5 Global Stock Market Tips by Gaurab Parija
Invest in global stock markets to give your portfolio an international edge
The alarm on your Apple phone diligently wakes you up every morning, not getting offending even after you hit ‘snooze’ multiple times. Once you are up, your day is filled with Zoom meetings and Google Meetups. In your busy day, you also find time to go online and purchase a fantastic study table from the Ikea online store for your daughter. In the evening, once your day has almost come to an end, you sit back on your couch and watch your favourite Netflix series. It has been a good day. However, have you realised your extensive use of global products and services? Probably not!
Also Read: - How to invest in stock market for beginners
The fact of the matter is that the world is shrinking – you can now travel almost anywhere in the world, interact with people across the globe, and use products and services of companies located in different countries. Just like your daily life has become global, why can’t your investment portfolio as well. Investing in global stock markets, especially through international mutual funds can give a definite edge to your portfolio.
Guest: Mr. Gaurab Parija, Head – Sales & Marketing, IDFC Asset Management Company.
With over 22 years of retail sales and distribution experience, Gaurab has spent considerable time in breaking down investment products for investors and making them more palatable.
1. What is international investing?
Investing in asset classes and global stock markets, or markets outside India, or your domestic market, is termed as international investing. People usually invest widely in their home countries and prefer such investments because of the inherent country bias. Country bias involves two aspects – since investment requires money, people are wary of investing it in a landscape not known to them.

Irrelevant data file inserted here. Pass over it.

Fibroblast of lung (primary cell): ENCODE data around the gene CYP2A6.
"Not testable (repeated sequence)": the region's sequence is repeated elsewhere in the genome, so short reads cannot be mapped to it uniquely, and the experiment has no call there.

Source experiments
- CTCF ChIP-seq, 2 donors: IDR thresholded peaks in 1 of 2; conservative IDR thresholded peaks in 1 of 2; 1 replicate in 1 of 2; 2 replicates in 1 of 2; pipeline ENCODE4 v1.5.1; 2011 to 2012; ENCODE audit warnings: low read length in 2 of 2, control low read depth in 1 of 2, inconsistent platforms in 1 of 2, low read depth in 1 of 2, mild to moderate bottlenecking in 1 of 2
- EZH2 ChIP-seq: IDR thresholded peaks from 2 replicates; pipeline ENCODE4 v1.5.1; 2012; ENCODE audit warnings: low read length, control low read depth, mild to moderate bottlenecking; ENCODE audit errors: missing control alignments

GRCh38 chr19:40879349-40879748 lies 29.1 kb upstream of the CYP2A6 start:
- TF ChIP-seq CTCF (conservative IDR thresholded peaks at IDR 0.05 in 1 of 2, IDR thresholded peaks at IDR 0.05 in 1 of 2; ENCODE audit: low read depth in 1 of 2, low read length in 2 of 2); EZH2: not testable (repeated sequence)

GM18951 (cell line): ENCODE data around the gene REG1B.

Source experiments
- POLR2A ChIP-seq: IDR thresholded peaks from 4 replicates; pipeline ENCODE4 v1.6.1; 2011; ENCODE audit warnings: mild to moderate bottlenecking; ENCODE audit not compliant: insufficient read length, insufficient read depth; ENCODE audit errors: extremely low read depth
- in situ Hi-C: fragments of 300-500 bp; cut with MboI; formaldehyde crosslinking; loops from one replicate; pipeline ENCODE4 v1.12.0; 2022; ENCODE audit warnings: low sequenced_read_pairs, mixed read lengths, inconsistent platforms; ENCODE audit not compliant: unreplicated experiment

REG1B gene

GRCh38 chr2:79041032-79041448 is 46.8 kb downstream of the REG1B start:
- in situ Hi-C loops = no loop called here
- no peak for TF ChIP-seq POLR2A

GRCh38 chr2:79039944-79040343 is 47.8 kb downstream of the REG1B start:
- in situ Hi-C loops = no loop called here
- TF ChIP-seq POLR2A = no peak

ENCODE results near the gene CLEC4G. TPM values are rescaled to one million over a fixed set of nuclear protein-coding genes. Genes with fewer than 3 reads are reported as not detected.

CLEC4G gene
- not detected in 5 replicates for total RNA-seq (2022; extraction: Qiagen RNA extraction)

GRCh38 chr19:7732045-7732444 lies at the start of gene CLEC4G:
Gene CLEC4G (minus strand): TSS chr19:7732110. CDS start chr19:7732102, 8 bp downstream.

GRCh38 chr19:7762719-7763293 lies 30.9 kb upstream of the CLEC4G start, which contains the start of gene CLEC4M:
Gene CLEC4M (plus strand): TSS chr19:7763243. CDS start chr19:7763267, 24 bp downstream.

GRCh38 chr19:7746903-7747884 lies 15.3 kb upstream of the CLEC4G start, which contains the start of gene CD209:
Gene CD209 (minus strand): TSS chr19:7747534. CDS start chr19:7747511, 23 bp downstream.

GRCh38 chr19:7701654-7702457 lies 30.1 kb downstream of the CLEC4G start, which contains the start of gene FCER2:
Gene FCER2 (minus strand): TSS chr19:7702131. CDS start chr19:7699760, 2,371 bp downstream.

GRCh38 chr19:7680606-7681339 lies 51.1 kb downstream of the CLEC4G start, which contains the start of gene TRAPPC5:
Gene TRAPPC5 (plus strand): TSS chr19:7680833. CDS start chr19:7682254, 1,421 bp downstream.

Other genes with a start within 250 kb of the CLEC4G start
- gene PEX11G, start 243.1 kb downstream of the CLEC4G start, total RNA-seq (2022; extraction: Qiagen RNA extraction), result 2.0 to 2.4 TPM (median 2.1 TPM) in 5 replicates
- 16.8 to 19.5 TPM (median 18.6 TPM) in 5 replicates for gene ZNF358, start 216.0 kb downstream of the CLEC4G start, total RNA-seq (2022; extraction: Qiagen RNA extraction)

Additionally, they also find it easier to understand and track the records of home-based companies. Investing in global stock markets takes your portfolio to the next level. In the US, Sir John Templeton showed residents that there is life and investment opportunities beyond their own country, bringing about the concept of international investing. The progress in India has been fairly good – there is a long way to go but we are seeing increasing interest in the segment.
2. Why should investors consider investing in international stocks and, more importantly, who should consider investing in international stocks?
People are now increasingly aware that asset allocation is an important part of wealth creation. Parking funds in diverse asset classes, be it gold, stocks, debt, real estate, etc., reduces risk. Further, as markets are getting more and more linked, optimal asset allocation should also include geographical diversification via investment in global stock markets.
The reasons behind this include:
i. Other countries might be doing relatively better when your country is facing volatility. Find countries with little or no correlation to your own country.
ii. If you know foreign companies which are doing very well, invest in them. The aim is to participate in growth opportunities across geographies. We are already helping foreign companies like Uber and Apple grow by consuming their products, so why not participate in their growth stories by investing in US stock markets?
iii. From a global GDP perspective, India only comprises 3%. Limiting investment to India leaves out 97% of the global GDP.
iv. Exposure to developed markets like the US stock market can reduce portfolio volatility.
Given the fact that the ease of investment has increased over the years, anyone with a reasonable amount of wealth should consider investing in global stock markets, based on their personal risk profiles and financial goals. Also, families that have dollar or other currency liabilities due to their children studying abroad should create dollar assets, by investing in US stock markets, to balance it out. Investments in global stock markets can help you create dollar assets. But it is important for you to remember that you are not just investing for the dollar edge but also for strong returns and diversification.